Musicians Mike Einziger and Ann Marie Simpson-Einziger have been working on a new kind of debut: A skin care brand.
The husband-and-wife duo have teamed up with Jessica Goldin — an alum of Clinique, Murad and Beautycounter — to found Mother Science, which launches Tuesday with an $89 Molecular Hero Serum that aims to treat hyperpigmentation.
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The product’s star ingredient is a yeast-derived molecule called malassezin, which a series of clinical studies have suggested can be effective in treating myriad forms of hyperpigmentation.
“It was never our intention to start a skin care brand — we were just trying to figure out what was happening with my own skin,” said Simpson-Einziger, a violinist who in 2016 developed a series of harmless — but baffling — lightened patches of skin on her back.
After a visit to the doctor deemed the patches a “medical mystery,” Simpson-Einziger and her husband (who is also the lead guitarist of rock band Incubus) set out to identify the cause themselves — and see if its lightening effects could consequently reduce the appearance of facial hyperpigmentation.
“It was a long journey — we were in this state for maybe three years of researching and publishing papers on [The Journal of Drugs in Dermatology], without commercializing,” said Simpson-Einziger.
While there are studies of malassezin dating back to the early 2000s, more research was necessary in order to bring the molecule’s antioxidant properties to life in a consumer skin care product, which, prior to this launch, had never been done. To accomplish this, the brand tapped Dr. Pearl Grimes — who is the founder and director of the Vitiligo and Pigmentation Institute of Southern California — as its chief scientific officer.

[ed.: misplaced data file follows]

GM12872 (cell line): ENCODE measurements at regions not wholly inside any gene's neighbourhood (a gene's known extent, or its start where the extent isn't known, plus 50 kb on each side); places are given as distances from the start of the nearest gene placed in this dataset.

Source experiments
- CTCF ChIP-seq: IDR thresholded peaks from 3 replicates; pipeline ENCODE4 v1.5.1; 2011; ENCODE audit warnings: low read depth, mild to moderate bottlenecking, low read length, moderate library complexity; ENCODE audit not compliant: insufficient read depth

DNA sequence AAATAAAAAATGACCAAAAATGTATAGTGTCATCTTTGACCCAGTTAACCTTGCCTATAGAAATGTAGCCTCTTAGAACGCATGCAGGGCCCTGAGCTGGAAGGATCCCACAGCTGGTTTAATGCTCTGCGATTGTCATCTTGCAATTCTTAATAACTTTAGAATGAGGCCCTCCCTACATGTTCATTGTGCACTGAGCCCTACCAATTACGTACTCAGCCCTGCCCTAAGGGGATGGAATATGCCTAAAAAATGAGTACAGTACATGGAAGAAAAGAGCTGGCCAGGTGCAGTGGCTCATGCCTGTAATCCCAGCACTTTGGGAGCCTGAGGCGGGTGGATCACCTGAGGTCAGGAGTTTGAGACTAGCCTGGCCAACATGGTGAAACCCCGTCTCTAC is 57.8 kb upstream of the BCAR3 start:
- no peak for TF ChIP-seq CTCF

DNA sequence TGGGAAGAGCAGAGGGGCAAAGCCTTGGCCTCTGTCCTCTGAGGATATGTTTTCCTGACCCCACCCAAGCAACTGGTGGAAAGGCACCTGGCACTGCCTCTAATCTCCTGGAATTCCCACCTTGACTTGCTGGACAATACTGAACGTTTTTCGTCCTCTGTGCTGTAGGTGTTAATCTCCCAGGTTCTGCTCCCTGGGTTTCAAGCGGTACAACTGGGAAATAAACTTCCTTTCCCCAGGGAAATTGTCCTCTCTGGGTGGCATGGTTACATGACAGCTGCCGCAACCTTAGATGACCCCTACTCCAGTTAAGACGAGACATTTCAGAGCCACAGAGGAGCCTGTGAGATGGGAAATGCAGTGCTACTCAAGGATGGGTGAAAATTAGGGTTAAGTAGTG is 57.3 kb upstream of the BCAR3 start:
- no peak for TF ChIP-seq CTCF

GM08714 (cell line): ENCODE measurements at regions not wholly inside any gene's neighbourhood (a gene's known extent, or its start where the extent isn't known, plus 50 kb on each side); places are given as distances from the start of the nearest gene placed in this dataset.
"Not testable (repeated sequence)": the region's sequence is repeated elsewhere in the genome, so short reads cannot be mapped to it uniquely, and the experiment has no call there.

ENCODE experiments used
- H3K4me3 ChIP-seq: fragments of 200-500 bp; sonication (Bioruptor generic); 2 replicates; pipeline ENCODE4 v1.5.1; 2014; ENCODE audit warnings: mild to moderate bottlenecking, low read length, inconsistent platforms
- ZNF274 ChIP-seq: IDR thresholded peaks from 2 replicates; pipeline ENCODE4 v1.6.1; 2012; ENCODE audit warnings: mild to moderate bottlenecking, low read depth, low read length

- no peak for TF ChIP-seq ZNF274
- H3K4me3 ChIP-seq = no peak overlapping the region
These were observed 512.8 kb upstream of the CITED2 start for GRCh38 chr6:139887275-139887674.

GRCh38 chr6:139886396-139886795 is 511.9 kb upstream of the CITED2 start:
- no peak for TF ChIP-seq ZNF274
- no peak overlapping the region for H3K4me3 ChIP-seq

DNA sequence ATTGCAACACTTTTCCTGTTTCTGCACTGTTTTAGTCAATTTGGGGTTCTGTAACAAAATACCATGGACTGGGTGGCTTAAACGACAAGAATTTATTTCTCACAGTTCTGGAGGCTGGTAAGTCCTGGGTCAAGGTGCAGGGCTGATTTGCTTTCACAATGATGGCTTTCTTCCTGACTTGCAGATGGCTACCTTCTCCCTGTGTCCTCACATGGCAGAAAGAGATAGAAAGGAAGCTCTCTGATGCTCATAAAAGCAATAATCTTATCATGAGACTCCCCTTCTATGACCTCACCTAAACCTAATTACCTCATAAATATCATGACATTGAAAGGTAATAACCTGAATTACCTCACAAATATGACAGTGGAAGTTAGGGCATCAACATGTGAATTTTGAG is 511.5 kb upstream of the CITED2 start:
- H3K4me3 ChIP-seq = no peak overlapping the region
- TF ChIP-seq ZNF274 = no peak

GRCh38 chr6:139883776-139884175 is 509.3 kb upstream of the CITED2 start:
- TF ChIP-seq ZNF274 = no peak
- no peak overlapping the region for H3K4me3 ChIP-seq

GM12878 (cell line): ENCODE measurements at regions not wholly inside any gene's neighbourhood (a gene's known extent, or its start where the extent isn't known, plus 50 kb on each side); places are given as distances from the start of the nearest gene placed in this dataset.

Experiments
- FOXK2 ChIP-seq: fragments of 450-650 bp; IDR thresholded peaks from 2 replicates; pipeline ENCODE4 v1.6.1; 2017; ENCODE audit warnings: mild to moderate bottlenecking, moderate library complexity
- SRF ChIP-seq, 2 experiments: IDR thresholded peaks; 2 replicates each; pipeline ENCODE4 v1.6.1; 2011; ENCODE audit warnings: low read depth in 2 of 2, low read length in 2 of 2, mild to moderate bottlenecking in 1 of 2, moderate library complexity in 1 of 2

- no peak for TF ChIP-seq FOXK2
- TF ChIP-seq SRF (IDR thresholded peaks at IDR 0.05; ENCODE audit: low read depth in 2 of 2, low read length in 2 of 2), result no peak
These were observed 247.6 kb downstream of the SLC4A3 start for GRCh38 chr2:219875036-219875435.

“Malassezin works in three different ways: it’s able to slow the transport of melanin to the upper layers of skin; it’s able to slow the development of excess pigmentation, and it also slows the transfer of melanin between skin cells,” said Simpson-Einziger.
“All of our initial products are all going to be focused on malassezin; it is such a powerhouse ingredient, and we’re looking to see how we can play up its benefits in different ways and forms,” said Simpson-Einziger.
“A longer-term goal for us is we hope that one day malassezin will become the gold standard in treating dark spots and hyperpigmentation,” said Goldin, who serves as chief executive officer of Mother Science in addition to being a cofounder.
The brand has raised $6.2 million in funding to date, the majority coming from a seed round led by Female Founders Fund last November. Though the founders declined to comment on sales expectations for the launch, industry sources estimate Mother Science could do between $1 million and $5 million in first-year retail sales.
“I look at this brand the same way I look at music; it’s extremely hard to make anything in this world that people will actually care about, and I’m humbled that I’ve been lucky enough to do that. My hope is that Mother Science can connect and resonate with a community of people experiencing these issues with their skin,” said Einziger.
“We want to make a hit,” added Simpson-Einziger, grinning.
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